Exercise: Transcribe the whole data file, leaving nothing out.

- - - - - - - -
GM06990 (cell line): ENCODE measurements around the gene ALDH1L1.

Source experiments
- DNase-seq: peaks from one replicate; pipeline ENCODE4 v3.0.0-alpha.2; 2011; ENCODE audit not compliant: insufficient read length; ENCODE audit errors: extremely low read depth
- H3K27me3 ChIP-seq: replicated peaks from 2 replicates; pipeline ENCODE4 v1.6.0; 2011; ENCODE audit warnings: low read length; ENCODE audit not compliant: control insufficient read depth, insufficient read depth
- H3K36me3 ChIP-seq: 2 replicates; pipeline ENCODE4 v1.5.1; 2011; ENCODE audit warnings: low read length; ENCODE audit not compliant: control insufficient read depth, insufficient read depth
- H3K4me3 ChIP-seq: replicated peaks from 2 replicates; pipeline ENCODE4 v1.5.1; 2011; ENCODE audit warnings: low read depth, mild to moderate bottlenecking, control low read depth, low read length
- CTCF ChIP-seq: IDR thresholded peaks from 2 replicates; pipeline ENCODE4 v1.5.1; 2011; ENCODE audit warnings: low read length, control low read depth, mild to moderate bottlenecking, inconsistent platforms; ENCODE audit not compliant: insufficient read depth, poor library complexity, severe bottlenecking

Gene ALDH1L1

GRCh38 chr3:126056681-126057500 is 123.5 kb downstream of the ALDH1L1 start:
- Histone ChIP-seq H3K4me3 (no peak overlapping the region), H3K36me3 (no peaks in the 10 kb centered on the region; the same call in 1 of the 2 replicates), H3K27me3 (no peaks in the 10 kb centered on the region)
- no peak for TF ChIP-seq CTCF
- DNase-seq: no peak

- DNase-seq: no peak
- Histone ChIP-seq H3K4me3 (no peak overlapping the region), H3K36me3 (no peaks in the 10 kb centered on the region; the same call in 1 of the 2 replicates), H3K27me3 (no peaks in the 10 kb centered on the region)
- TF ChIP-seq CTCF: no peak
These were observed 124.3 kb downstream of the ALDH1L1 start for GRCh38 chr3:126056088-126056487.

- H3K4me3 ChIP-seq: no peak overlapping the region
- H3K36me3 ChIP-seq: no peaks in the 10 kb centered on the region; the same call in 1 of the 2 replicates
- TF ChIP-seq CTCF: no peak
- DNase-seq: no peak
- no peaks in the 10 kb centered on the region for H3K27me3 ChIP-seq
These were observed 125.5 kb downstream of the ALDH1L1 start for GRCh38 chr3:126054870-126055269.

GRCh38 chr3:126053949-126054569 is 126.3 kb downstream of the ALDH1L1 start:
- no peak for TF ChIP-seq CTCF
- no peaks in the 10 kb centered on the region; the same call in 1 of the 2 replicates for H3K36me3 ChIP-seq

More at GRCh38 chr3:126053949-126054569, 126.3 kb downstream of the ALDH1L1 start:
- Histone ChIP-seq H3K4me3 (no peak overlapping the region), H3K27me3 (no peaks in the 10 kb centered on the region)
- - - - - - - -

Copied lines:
GM06990 (cell line): ENCODE measurements around the gene ALDH1L1.

Source experiments
- DNase-seq: peaks from one replicate; pipeline ENCODE4 v3.0.0-alpha.2; 2011; ENCODE audit not compliant: insufficient read length; ENCODE audit errors: extremely low read depth
- H3K27me3 ChIP-seq: replicated peaks from 2 replicates; pipeline ENCODE4 v1.6.0; 2011; ENCODE audit warnings: low read length; ENCODE audit not compliant: control insufficient read depth, insufficient read depth
- H3K36me3 ChIP-seq: 2 replicates; pipeline ENCODE4 v1.5.1; 2011; ENCODE audit warnings: low read length; ENCODE audit not compliant: control insufficient read depth, insufficient read depth
- H3K4me3 ChIP-seq: replicated peaks from 2 replicates; pipeline ENCODE4 v1.5.1; 2011; ENCODE audit warnings: low read depth, mild to moderate bottlenecking, control low read depth, low read length
- CTCF ChIP-seq: IDR thresholded peaks from 2 replicates; pipeline ENCODE4 v1.5.1; 2011; ENCODE audit warnings: low read length, control low read depth, mild to moderate bottlenecking, inconsistent platforms; ENCODE audit not compliant: insufficient read depth, poor library complexity, severe bottlenecking

Gene ALDH1L1

GRCh38 chr3:126056681-126057500 is 123.5 kb downstream of the ALDH1L1 start:
- Histone ChIP-seq H3K4me3 (no peak overlapping the region), H3K36me3 (no peaks in the 10 kb centered on the region; the same call in 1 of the 2 replicates), H3K27me3 (no peaks in the 10 kb centered on the region)
- no peak for TF ChIP-seq CTCF
- DNase-seq: no peak

- DNase-seq: no peak
- Histone ChIP-seq H3K4me3 (no peak overlapping the region), H3K36me3 (no peaks in the 10 kb centered on the region; the same call in 1 of the 2 replicates), H3K27me3 (no peaks in the 10 kb centered on the region)
- TF ChIP-seq CTCF: no peak
These were observed 124.3 kb downstream of the ALDH1L1 start for GRCh38 chr3:126056088-126056487.

- H3K4me3 ChIP-seq: no peak overlapping the region
- H3K36me3 ChIP-seq: no peaks in the 10 kb centered on the region; the same call in 1 of the 2 replicates
- TF ChIP-seq CTCF: no peak
- DNase-seq: no peak
- no peaks in the 10 kb centered on the region for H3K27me3 ChIP-seq
These were observed 125.5 kb downstream of the ALDH1L1 start for GRCh38 chr3:126054870-126055269.

GRCh38 chr3:126053949-126054569 is 126.3 kb downstream of the ALDH1L1 start:
- no peak for TF ChIP-seq CTCF
- no peaks in the 10 kb centered on the region; the same call in 1 of the 2 replicates for H3K36me3 ChIP-seq

More at GRCh38 chr3:126053949-126054569, 126.3 kb downstream of the ALDH1L1 start:
- Histone ChIP-seq H3K4me3 (no peak overlapping the region), H3K27me3 (no peaks in the 10 kb centered on the region)